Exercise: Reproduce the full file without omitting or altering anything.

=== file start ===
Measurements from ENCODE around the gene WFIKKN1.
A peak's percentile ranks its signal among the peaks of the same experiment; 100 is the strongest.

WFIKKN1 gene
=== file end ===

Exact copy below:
Measurements from ENCODE around the gene WFIKKN1.
A peak's percentile ranks its signal among the peaks of the same experiment; 100 is the strongest.

WFIKKN1 gene